|Time and Place:||G+ Block (MW 1:30-2:45), Halligan 111A|
|Lab:||Friday 1:30-2:45, Halligan 120|
|Lab office hours:||
Sunday 7pm–9pm, Monday through Thursday 7pm–9pm,
Friday after lab 3:00pm–5:00pm.
When students are present, evening office hours will be extended to 10pm.
|Student mailing email@example.com (subscribe)|
|Staff Photo Gallery|
Ramsey, Halligan E006 |
Office hours Mon 3:30–4:30 and Thu 2:00–3:00.
|Head Grader and Lab Instructor:||Eli Brown|
|Design Grader:||Garth Griffin|
|Teaching Assistants:||Greg Bodwin
Office hours Weds 7–9PM and Thurs 7–9PM
Office hours Sun 7–9PM and Weds 7–9PM
Office hours Tues 7–9PM and Fri 2:45–5PM
Office hours Sun 7–9PM and Thurs 7–9PM
Office hours Mon 7–9PM and Tues 7–9PM
Office hours Mon 7–9PM
|Pair-Programming Instructors:||Ari Kobren
Meeting time Tuesday 7–9 PM
Meeting time Wednesday 7–9 PM
Meeting time Monday 7–9 PM
Not everyone can afford to buy all the books required for the course, and some people just don't like to spend money on books. No one plan works for everyone, but here's what I believe:
You should have a copy of Hanson's C Interfaces and Implementations before class starts. You'll use it intensively throughout the term, but especially the first few weeks.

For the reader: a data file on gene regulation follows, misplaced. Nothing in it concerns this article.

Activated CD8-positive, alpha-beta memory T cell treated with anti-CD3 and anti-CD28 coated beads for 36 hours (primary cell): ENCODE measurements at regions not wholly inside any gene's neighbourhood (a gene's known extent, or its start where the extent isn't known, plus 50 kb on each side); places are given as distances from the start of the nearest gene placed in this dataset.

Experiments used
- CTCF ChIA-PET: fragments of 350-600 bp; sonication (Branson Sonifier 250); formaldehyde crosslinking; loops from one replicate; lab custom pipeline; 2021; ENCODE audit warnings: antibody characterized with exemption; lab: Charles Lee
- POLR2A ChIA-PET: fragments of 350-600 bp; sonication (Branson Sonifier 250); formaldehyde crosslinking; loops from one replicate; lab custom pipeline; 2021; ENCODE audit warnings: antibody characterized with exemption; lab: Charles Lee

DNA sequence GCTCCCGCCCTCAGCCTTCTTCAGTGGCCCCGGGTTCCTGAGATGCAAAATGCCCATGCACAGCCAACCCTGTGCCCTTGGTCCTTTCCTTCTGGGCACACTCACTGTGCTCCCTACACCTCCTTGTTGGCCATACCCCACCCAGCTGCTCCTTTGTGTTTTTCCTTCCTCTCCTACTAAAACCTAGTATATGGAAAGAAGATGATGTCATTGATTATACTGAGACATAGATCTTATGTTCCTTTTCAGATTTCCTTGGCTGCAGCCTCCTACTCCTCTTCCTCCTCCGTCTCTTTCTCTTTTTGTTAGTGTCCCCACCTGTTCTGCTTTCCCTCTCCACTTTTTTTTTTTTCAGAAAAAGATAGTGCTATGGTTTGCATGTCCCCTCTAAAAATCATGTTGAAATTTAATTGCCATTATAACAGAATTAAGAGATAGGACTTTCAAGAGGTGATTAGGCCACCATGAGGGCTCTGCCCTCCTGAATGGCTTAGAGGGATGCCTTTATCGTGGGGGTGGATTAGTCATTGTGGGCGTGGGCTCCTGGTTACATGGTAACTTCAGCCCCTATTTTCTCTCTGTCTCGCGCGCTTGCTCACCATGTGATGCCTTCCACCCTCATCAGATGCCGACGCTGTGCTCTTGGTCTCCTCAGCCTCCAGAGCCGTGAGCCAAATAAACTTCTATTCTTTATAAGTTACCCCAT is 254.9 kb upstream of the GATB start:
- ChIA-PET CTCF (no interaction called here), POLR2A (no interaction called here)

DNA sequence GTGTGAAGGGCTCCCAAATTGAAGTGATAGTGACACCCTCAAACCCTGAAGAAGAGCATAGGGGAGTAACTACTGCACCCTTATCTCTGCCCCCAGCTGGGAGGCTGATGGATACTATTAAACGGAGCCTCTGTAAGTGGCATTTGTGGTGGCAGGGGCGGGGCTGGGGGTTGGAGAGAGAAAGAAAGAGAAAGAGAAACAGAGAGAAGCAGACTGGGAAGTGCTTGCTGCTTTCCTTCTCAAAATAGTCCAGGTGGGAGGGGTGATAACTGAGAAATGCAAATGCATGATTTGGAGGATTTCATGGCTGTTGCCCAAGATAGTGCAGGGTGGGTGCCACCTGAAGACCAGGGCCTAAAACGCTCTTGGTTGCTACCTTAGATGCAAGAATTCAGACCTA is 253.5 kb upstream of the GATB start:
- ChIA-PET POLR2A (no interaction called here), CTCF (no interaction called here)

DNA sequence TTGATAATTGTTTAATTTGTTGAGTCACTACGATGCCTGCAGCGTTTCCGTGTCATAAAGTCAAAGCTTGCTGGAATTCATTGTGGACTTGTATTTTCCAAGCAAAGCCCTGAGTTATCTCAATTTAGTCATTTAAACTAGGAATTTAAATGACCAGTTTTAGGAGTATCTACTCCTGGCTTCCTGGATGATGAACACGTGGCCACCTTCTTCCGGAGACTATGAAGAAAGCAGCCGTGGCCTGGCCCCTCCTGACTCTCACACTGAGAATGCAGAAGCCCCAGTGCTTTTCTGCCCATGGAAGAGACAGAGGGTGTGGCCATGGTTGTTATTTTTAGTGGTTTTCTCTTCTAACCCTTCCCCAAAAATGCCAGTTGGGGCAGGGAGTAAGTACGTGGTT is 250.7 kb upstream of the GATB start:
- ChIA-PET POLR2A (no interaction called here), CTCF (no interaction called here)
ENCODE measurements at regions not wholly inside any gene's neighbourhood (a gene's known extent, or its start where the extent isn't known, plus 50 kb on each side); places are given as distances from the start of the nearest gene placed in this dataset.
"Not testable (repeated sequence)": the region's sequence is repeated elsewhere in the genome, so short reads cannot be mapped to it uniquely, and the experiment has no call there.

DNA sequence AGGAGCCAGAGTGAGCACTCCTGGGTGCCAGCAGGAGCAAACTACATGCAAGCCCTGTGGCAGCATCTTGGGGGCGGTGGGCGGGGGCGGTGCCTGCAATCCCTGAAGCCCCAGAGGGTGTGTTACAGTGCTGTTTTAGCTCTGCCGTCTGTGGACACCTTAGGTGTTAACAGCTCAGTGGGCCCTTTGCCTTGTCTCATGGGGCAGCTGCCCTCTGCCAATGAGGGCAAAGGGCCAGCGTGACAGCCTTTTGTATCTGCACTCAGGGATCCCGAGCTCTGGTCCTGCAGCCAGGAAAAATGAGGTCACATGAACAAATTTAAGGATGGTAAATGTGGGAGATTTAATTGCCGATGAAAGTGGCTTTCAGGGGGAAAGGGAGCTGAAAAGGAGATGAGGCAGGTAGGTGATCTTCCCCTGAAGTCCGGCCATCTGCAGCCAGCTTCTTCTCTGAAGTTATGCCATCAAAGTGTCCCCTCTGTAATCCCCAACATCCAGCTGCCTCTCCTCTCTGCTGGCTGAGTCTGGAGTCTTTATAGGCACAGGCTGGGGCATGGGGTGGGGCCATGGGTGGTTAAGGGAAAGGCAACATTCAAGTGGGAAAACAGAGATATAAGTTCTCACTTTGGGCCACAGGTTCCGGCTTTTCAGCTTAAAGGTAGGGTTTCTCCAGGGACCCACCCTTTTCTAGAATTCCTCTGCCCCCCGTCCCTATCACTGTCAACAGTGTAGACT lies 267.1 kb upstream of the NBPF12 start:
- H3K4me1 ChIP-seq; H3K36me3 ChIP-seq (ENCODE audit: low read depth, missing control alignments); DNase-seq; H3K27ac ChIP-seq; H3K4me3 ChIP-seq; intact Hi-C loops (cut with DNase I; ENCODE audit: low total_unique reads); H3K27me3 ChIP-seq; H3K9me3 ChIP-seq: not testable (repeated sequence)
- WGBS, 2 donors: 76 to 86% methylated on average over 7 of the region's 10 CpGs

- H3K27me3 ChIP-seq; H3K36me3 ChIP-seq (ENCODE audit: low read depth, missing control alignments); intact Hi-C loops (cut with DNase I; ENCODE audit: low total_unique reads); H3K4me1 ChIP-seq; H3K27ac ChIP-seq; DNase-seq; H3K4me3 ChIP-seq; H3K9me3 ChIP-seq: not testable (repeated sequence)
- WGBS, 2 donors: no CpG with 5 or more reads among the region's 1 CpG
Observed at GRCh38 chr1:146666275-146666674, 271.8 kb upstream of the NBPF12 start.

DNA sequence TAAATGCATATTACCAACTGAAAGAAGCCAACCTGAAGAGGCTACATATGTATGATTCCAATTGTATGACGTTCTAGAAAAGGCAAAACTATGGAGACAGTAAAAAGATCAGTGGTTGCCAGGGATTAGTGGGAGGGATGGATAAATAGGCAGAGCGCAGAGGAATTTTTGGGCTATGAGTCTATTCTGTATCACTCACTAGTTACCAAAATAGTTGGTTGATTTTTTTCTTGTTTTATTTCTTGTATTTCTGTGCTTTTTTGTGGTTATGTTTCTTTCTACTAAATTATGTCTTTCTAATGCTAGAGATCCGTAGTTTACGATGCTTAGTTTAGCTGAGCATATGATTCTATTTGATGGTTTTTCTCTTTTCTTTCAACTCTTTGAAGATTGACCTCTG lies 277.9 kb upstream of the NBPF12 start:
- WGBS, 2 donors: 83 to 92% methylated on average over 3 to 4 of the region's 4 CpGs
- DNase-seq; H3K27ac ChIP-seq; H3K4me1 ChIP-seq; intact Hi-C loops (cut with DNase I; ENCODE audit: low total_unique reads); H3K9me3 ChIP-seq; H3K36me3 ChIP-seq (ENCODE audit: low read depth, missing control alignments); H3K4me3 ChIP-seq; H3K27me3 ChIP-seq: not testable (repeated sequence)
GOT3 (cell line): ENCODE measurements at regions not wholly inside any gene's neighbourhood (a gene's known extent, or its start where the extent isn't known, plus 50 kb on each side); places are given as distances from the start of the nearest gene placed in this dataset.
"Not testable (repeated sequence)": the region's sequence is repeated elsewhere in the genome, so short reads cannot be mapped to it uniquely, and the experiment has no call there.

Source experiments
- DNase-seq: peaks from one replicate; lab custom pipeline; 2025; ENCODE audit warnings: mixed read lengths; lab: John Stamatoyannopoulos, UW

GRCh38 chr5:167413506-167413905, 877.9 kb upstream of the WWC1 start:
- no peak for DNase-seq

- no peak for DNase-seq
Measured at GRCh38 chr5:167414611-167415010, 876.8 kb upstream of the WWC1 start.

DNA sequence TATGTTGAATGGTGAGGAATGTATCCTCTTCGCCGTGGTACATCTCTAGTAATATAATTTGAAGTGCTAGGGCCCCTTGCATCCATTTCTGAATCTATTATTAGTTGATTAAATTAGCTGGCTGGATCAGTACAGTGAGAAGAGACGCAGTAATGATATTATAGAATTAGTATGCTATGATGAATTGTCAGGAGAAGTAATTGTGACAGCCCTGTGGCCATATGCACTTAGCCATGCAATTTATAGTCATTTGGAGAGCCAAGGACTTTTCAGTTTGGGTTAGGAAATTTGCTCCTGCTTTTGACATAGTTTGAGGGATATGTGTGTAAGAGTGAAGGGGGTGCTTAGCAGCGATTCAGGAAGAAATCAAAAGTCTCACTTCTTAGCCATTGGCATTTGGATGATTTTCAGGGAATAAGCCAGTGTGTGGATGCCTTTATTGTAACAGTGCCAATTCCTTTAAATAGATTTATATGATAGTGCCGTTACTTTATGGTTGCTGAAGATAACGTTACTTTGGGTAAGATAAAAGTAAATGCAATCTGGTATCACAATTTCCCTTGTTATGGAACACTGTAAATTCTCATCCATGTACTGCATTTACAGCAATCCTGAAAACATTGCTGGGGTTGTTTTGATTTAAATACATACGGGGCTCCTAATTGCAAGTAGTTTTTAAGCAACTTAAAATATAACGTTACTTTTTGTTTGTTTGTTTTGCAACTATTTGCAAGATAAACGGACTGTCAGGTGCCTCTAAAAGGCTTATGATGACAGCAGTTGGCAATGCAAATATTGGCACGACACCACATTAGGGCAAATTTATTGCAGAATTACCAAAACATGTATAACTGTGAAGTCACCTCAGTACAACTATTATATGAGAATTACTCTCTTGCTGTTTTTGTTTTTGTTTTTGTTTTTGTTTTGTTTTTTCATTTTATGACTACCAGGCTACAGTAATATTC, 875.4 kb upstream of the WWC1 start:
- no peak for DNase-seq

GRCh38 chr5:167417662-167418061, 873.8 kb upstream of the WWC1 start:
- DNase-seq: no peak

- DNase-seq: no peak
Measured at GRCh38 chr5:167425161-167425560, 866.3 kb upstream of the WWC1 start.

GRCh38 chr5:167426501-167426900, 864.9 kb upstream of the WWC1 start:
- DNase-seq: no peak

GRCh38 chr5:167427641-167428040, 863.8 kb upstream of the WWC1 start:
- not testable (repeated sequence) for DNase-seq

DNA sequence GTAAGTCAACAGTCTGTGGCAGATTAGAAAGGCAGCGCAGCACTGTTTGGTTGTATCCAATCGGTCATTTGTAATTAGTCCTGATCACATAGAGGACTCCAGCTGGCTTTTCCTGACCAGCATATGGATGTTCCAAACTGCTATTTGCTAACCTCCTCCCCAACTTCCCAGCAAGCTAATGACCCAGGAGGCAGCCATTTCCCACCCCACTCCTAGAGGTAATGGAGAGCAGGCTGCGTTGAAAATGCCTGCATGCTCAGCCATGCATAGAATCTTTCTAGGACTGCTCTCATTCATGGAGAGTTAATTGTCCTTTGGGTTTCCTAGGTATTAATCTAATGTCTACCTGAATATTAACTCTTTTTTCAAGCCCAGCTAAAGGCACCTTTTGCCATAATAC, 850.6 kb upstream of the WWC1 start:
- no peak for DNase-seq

The devil's advocate says that the code is online and so is a PDF quick reference, so you don't need the book. You can definitely live without it, but it will cost you time. How much extra time are you willing to put in so that you don't have to buy this book?
The devil's advocate says that the Internet has plenty of good information about C and there is no need to buy a book. You'll need to know how effectively you can work with online information, vs a book you can write in, put stickies on pages, and so on.
Many students get through the entire semester without using Bryant and O'Hallaron. The book is useful primarily if you have trouble following lectures or if you need more depth than lectures can provide. (Lectures are intense and fast-paced, so many people do have trouble following lectures in real time.) And there are a few topics, like caches and assembly code, which may be hard to understand without some sort of book. I've advised people to pick up a used copy or even a used copy of the first edition.
The devil's advocate says that every year, a few students say that they found Bryant and O'Hallaron incredibly helpful. They say that they couldn't have gotten through 40 without it, or that it saved them lots of time and effort. The problem is I have no way of telling if you are going to be one of those students.
Thanks to Chloe Lopez, you can send an anonymous comment on lecture (or anything else) at any time.